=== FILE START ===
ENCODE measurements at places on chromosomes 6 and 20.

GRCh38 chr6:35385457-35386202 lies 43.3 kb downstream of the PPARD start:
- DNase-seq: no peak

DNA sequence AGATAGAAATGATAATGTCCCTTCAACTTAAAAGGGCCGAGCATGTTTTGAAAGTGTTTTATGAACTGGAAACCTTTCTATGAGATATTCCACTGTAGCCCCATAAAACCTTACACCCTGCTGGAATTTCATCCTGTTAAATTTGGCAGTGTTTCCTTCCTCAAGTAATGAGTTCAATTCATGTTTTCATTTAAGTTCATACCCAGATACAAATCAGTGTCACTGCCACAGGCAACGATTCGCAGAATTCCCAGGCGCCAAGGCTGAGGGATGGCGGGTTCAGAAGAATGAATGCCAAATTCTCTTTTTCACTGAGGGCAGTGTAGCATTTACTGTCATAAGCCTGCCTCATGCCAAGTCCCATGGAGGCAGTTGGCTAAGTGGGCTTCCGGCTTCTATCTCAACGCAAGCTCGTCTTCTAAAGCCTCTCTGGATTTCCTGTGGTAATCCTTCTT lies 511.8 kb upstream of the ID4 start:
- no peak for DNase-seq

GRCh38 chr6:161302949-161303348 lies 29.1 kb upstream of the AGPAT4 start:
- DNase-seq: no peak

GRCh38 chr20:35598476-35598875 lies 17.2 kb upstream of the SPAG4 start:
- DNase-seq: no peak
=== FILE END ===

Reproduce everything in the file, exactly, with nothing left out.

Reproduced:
ENCODE measurements at places on chromosomes 6 and 20.

GRCh38 chr6:35385457-35386202 lies 43.3 kb downstream of the PPARD start:
- DNase-seq: no peak

DNA sequence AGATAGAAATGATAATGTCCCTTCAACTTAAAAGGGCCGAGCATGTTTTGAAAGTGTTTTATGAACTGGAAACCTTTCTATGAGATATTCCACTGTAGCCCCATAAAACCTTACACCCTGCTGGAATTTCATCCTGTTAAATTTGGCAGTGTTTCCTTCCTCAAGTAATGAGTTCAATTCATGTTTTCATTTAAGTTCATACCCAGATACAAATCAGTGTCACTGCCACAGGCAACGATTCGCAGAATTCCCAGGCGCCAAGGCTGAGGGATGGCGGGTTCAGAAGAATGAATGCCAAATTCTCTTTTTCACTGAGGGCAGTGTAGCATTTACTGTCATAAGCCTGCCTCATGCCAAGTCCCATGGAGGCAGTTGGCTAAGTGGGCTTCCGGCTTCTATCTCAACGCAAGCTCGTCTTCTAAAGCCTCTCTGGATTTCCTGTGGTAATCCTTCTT lies 511.8 kb upstream of the ID4 start:
- no peak for DNase-seq

GRCh38 chr6:161302949-161303348 lies 29.1 kb upstream of the AGPAT4 start:
- DNase-seq: no peak

GRCh38 chr20:35598476-35598875 lies 17.2 kb upstream of the SPAG4 start:
- DNase-seq: no peak